But then there’s another source states he was harmless, and lived the end of his life in poverty: ‘Contrary to stories of hoarded gold, he lived out his final years on his homestead at Henshaw Road (Buckeye Road) and 7th Street in poverty. He literally sold himself into peonage by deeding his property to a neighbor in exchange for that neighbor’s taking care of him for the rest of his natural life.’
Yet another source has Wieser escaping the Apache attack wounded, being taken care of by a Pima medicine man. Giving him a map to the treasure.
These conflicting accounts and more are from Jack San Felice’s rundown of accounts, which is very thorough indeed. There could be no better testament to the way that the mythical (and violent) west has been spun out over time.
Somewhere in the growth of this myth of the ‘Lost Dutchman Mine’, the German became a Dutchman (or Deutchman?).
Waltz never fully worked his claim or sold it, supposedly he simply lived off the gold. Eppinga follows one thread of the possible story in this, where Waltz was cared for in old age and sickness by Julia Thomas, a baker, who supposedly received a large sum of money from him to save her business and directions to his claim given her just before he died in 1891.
She was an African American woman out here on the frontier, she would have possibly been born during times of slavery, she owned a home, supported herself and cared for others. Yet there is no picture of her, no history. She is a footnote to a quest, and to me far more interesting than a lost mine. Another key storyteller of the Lost Dutchman is Tom Kollenborn, he writes this of her partnership with the Petrasches to find the gold:
Toward the end of the third week, the expedition collapsed from exhaustion and the lack of food and water. The search for the Waltz’s mine was abandoned and the three returned to Phoenix defeated and unsuccessful. A local newspaper, the Arizona Weekly Gazette, noted the expedition with the following excerpt on September 1, 1892, “A Queer Quest, Another Lost Mine Being Hunted By A Woman.”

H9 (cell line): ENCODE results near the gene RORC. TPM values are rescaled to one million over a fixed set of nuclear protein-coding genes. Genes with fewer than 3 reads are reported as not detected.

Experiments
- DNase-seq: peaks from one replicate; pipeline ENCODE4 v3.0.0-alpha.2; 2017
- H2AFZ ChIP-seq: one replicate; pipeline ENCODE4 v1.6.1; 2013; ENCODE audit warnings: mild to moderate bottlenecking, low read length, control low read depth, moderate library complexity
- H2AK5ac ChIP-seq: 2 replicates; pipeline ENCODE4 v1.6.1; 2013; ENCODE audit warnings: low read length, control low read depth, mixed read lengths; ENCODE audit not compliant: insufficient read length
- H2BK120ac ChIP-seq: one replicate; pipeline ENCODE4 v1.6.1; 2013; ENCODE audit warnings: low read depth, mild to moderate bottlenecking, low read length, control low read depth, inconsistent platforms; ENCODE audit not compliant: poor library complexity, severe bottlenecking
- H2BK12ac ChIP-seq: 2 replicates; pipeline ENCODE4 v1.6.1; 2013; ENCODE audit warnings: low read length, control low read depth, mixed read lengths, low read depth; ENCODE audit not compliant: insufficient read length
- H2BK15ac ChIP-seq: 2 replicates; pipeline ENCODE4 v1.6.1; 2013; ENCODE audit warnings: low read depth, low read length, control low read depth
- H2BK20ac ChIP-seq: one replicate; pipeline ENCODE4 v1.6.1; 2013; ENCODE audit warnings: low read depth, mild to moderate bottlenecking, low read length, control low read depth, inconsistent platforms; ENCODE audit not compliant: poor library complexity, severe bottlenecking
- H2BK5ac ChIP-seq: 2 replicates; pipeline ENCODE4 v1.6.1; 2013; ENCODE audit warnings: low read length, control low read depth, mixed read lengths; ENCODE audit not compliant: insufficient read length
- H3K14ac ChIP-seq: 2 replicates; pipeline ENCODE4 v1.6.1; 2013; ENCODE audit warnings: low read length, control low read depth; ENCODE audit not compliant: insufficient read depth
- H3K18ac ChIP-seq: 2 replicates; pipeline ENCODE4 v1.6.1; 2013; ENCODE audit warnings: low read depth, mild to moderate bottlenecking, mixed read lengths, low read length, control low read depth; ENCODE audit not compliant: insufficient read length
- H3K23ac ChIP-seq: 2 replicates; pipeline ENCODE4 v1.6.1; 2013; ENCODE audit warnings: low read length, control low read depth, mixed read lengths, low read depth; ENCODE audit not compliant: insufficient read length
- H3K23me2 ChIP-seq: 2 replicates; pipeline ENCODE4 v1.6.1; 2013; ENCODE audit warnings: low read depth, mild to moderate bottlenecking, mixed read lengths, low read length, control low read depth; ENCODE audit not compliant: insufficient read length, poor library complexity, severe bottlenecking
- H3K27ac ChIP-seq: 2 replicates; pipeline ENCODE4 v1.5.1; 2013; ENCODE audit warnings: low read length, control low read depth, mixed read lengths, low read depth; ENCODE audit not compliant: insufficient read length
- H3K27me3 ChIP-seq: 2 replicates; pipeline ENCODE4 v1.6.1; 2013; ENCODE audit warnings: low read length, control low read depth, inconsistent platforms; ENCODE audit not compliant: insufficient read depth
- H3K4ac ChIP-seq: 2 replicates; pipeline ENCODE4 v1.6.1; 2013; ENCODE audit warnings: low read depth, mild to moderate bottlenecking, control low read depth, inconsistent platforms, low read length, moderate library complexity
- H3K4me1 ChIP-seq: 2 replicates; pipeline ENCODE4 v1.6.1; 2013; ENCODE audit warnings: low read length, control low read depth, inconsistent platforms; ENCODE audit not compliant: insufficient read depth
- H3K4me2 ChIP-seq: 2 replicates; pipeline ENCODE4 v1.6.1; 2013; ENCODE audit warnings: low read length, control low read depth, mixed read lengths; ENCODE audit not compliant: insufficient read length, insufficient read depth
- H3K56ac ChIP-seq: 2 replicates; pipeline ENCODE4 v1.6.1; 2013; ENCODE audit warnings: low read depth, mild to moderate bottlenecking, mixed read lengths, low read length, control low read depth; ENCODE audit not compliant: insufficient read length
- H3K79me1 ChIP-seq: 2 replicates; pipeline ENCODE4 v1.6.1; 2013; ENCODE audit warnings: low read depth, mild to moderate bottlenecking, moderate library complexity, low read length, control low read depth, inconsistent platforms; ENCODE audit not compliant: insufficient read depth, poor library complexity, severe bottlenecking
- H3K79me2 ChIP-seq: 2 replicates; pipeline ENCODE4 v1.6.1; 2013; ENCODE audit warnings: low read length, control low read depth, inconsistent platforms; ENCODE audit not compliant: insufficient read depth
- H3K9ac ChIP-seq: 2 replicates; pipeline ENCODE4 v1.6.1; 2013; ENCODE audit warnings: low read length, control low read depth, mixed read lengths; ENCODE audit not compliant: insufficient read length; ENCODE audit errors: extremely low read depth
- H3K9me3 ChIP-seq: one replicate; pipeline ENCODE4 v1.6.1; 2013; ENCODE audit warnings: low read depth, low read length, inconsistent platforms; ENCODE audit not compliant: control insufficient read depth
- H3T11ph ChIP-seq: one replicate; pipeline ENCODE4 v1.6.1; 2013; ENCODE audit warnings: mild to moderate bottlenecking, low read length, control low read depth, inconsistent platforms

This prospecting venture reduced Julia Thomas to financial ruin. She and the Petraschs were in a somewhat destitute situation with no source of income or a place to reside. Julia soon parted company with the Petraschs and married a farm laborer named Albert Schaffer on July 26, 1893.
At Schaffer’s encouragement, Julia produced maps with what information she could remember. She became very resourceful and began producing excellent maps illustrating how to locate the lost gold mine of Jacob Waltz. These fraudulent sheets of paper were probably the first maps to the Dutchman’s Lost Mine.
I love that there is no known picture of Waltz, but a large collection of pictures that could be him. I love that there is not one map, but loads of them. Here they are collected in the Superstition Mountain Museum (so worth a visit if you are in the area, words can’t describe it, and there are even more maps on another wall):
They are drawn on paper, and incised into clay with sections that are removable like so many mythical map halves to buried treasure.
Eppinga’s book is quite an amazing collection of photographs with detailed captions as are most of the ‘Images of America’ series, but there is less introduction here than in others and some of the captions a little repetitive. I wished it had been a little more chronological, instead it jumps around though the content is essentially all the same whether placed in chapters titled ‘Coronado’s Children’ or ‘Miners and Madmen’. There is page after page of weathered old men (and one or two women) who walked the Superstition mountains in search of gold.